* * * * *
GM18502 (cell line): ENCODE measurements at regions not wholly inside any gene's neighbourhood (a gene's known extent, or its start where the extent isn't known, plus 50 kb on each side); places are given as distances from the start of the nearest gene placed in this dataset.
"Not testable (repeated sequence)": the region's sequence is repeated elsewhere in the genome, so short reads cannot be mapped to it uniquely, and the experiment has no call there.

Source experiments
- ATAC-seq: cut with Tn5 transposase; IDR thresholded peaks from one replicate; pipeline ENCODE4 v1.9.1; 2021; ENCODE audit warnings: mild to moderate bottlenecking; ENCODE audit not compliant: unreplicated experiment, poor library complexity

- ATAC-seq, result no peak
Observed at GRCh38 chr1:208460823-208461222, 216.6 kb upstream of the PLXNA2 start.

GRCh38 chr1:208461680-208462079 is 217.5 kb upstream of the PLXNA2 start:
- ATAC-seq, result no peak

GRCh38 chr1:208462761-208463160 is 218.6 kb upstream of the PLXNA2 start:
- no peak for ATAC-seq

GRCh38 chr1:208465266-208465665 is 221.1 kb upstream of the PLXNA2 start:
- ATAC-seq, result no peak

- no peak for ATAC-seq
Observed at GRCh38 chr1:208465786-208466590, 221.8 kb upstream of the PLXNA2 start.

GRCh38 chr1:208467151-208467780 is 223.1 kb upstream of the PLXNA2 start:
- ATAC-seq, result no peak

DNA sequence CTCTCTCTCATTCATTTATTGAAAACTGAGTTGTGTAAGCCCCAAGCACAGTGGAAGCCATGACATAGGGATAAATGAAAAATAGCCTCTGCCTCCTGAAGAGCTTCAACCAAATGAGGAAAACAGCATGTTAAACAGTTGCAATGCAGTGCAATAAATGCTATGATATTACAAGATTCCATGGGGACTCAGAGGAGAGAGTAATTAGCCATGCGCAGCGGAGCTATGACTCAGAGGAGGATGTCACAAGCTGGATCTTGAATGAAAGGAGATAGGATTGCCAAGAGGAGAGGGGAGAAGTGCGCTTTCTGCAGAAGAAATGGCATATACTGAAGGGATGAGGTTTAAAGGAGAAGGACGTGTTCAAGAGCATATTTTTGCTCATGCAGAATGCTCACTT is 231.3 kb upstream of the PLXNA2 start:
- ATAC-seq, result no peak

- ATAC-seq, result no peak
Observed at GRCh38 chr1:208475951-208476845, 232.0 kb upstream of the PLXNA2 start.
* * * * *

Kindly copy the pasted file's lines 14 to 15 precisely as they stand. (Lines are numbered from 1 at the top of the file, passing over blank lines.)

Observed at GRCh38 chr1:208465786-208466590, 221.8 kb upstream of the PLXNA2 start.

GRCh38 chr1:208467151-208467780 is 223.1 kb upstream of the PLXNA2 start: